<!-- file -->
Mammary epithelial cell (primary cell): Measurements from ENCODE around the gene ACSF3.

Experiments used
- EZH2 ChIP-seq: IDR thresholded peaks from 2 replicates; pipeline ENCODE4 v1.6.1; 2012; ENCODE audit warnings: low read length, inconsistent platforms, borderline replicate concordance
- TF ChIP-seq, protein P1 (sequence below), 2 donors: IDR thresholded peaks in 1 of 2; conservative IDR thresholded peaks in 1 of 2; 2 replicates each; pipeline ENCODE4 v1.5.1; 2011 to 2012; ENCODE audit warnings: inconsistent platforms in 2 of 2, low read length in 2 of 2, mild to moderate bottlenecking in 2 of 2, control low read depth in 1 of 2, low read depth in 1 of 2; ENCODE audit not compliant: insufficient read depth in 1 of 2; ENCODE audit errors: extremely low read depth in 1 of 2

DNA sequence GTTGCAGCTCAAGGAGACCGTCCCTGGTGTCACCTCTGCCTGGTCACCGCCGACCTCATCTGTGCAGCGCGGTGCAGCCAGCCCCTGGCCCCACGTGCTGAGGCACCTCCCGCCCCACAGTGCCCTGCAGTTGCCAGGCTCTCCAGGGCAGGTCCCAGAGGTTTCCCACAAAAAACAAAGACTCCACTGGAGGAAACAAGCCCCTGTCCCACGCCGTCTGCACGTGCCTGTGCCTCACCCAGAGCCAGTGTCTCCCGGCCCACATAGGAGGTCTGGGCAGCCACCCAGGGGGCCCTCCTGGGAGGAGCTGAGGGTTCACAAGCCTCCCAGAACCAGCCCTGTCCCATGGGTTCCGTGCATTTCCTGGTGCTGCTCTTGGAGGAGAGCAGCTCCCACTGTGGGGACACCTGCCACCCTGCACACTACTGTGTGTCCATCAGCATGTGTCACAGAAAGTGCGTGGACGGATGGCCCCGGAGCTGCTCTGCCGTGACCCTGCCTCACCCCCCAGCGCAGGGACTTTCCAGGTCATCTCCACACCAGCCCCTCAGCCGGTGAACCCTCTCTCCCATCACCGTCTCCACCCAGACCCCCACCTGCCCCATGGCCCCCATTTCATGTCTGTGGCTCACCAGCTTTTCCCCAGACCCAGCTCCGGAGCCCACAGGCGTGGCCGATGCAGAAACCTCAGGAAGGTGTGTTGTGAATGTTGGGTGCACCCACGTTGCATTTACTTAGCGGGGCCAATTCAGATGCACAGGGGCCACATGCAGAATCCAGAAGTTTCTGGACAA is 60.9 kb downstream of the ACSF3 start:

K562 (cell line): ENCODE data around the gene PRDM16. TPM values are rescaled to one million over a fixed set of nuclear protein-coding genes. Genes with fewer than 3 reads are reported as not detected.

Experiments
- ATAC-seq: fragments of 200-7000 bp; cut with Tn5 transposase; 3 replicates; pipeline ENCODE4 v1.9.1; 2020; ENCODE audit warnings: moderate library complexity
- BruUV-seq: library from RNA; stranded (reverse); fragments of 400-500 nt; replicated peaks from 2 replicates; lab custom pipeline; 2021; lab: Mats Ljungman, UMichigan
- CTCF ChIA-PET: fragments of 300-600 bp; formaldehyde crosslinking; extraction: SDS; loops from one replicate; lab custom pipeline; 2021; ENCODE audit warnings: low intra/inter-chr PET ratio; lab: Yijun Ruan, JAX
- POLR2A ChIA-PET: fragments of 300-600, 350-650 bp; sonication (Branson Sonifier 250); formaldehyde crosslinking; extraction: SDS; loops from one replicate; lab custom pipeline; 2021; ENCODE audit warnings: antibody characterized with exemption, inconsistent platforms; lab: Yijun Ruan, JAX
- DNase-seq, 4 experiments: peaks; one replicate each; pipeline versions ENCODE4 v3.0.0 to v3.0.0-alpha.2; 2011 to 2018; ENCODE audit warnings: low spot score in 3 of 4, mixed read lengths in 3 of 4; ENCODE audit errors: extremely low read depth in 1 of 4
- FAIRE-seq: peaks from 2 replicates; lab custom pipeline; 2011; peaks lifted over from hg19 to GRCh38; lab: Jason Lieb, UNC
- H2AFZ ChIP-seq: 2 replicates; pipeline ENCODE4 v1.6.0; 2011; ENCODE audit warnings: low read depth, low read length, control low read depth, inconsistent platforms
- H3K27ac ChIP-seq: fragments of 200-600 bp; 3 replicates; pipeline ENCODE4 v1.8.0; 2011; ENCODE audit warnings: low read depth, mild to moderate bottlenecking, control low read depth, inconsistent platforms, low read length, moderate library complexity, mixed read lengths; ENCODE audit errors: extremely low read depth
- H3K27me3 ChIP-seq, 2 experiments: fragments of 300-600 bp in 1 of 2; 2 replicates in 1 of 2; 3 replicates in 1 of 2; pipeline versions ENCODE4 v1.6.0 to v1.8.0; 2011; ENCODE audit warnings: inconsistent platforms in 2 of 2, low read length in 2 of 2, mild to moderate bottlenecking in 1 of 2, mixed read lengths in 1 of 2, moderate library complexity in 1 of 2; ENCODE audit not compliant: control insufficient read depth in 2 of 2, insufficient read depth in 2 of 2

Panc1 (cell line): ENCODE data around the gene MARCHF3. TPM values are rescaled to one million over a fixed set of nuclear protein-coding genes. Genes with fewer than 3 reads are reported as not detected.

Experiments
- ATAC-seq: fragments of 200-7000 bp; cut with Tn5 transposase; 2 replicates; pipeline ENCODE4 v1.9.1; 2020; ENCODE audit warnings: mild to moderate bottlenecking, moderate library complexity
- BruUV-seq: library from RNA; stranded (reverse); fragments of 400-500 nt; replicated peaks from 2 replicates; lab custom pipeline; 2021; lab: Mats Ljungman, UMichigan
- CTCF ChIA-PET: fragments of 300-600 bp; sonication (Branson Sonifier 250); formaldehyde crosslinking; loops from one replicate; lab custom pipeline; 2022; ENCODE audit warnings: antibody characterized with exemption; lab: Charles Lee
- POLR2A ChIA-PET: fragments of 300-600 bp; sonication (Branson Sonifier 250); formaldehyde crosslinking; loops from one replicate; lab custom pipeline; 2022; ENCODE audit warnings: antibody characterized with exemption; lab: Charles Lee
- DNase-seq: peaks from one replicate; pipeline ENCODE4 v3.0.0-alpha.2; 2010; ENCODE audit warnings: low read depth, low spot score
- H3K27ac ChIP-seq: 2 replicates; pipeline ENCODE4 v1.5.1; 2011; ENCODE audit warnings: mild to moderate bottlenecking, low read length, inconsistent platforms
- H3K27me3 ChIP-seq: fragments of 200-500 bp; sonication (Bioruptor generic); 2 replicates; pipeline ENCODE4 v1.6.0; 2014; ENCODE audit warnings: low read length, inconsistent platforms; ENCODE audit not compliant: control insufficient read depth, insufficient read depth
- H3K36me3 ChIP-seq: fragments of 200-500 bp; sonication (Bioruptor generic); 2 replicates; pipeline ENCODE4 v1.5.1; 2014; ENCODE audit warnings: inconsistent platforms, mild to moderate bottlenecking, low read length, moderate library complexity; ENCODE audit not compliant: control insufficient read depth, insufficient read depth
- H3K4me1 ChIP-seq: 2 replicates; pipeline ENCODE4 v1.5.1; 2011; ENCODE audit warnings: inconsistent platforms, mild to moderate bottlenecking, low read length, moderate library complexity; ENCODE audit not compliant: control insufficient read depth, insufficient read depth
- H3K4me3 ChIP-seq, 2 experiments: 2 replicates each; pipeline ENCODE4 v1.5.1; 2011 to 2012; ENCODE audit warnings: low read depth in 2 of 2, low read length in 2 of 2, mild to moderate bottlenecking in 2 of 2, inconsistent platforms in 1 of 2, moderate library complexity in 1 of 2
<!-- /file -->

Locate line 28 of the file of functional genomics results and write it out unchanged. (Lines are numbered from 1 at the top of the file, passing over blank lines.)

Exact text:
- H3K4me3 ChIP-seq, 2 experiments: 2 replicates each; pipeline ENCODE4 v1.5.1; 2011 to 2012; ENCODE audit warnings: low read depth in 2 of 2, low read length in 2 of 2, mild to moderate bottlenecking in 2 of 2, inconsistent platforms in 1 of 2, moderate library complexity in 1 of 2